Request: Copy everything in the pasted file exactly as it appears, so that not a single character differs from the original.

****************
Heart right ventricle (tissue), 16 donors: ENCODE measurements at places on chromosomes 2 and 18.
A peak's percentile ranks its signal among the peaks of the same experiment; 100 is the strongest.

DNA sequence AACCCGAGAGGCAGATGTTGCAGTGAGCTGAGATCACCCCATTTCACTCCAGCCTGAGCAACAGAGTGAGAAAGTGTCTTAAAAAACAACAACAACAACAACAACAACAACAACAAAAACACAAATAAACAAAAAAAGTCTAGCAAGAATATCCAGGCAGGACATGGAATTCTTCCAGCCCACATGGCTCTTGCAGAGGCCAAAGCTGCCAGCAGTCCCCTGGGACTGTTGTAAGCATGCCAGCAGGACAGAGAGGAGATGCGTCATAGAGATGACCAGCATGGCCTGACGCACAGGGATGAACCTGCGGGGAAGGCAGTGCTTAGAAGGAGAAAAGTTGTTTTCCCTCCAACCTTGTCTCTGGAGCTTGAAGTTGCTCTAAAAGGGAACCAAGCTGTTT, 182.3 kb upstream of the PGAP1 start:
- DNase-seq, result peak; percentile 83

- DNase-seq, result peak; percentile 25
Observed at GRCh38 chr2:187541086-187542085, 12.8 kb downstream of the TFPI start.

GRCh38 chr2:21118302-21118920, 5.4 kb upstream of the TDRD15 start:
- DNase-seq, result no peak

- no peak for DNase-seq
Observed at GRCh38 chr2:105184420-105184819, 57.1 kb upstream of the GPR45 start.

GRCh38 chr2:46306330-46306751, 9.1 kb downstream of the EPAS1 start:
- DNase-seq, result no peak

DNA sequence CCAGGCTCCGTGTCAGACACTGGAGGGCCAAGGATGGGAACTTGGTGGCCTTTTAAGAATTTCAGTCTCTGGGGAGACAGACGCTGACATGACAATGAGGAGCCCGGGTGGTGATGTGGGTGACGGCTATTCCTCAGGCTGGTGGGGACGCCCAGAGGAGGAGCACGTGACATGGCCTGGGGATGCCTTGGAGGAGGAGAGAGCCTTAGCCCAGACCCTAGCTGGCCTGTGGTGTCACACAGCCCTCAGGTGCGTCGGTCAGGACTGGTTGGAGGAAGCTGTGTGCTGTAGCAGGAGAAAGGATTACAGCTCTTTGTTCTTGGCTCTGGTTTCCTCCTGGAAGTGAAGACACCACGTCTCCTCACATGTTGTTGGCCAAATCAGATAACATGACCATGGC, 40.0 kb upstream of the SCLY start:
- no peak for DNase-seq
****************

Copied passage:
Heart right ventricle (tissue), 16 donors: ENCODE measurements at places on chromosomes 2 and 18.
A peak's percentile ranks its signal among the peaks of the same experiment; 100 is the strongest.

DNA sequence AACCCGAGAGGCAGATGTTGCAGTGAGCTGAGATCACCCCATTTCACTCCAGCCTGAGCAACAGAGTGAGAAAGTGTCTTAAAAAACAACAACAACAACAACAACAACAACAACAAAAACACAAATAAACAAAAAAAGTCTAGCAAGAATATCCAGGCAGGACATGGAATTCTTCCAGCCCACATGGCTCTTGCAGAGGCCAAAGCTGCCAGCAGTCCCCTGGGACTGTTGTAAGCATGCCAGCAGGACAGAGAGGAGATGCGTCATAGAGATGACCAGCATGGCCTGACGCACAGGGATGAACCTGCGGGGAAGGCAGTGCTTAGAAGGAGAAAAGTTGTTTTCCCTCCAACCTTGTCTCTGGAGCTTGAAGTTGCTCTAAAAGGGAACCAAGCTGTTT, 182.3 kb upstream of the PGAP1 start:
- DNase-seq, result peak; percentile 83

- DNase-seq, result peak; percentile 25
Observed at GRCh38 chr2:187541086-187542085, 12.8 kb downstream of the TFPI start.

GRCh38 chr2:21118302-21118920, 5.4 kb upstream of the TDRD15 start:
- DNase-seq, result no peak

- no peak for DNase-seq
Observed at GRCh38 chr2:105184420-105184819, 57.1 kb upstream of the GPR45 start.

GRCh38 chr2:46306330-46306751, 9.1 kb downstream of the EPAS1 start:
- DNase-seq, result no peak

DNA sequence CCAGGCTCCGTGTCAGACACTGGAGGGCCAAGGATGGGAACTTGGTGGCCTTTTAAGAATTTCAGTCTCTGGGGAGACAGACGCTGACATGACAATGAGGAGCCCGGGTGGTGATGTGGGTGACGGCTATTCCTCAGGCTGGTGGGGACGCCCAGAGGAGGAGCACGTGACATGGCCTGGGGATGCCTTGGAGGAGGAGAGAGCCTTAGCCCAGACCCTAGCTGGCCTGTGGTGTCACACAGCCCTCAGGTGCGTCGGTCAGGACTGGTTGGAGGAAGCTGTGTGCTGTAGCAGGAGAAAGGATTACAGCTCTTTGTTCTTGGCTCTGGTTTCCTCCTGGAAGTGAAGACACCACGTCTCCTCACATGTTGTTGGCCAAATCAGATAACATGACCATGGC, 40.0 kb upstream of the SCLY start:
- no peak for DNase-seq